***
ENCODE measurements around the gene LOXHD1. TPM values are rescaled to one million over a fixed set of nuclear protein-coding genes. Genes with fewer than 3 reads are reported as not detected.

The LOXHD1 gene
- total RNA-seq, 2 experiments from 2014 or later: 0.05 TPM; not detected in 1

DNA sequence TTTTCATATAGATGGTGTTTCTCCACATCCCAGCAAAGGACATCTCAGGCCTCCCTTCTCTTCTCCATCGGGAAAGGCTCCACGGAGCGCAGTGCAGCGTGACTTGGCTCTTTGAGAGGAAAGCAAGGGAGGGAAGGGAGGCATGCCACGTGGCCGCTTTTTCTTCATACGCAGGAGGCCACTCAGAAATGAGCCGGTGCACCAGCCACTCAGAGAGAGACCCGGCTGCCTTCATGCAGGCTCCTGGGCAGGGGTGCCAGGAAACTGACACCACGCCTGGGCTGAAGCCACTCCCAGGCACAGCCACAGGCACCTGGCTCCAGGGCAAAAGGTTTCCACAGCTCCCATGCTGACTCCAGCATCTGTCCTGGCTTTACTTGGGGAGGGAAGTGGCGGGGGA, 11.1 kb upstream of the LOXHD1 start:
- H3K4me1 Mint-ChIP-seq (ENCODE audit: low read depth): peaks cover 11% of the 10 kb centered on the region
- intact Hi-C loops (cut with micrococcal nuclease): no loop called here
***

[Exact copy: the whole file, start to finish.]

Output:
ENCODE measurements around the gene LOXHD1. TPM values are rescaled to one million over a fixed set of nuclear protein-coding genes. Genes with fewer than 3 reads are reported as not detected.

The LOXHD1 gene
- total RNA-seq, 2 experiments from 2014 or later: 0.05 TPM; not detected in 1

DNA sequence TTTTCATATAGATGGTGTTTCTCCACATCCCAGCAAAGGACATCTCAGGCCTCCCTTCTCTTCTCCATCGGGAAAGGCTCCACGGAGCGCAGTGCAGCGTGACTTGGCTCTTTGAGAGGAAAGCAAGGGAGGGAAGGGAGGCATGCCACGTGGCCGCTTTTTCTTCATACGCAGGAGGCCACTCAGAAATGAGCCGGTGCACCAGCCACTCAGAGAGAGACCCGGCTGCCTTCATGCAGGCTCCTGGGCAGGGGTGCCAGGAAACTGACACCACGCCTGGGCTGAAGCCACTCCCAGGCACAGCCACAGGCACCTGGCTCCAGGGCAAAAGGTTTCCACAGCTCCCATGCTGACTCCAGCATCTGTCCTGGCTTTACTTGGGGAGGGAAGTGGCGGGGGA, 11.1 kb upstream of the LOXHD1 start:
- H3K4me1 Mint-ChIP-seq (ENCODE audit: low read depth): peaks cover 11% of the 10 kb centered on the region
- intact Hi-C loops (cut with micrococcal nuclease): no loop called here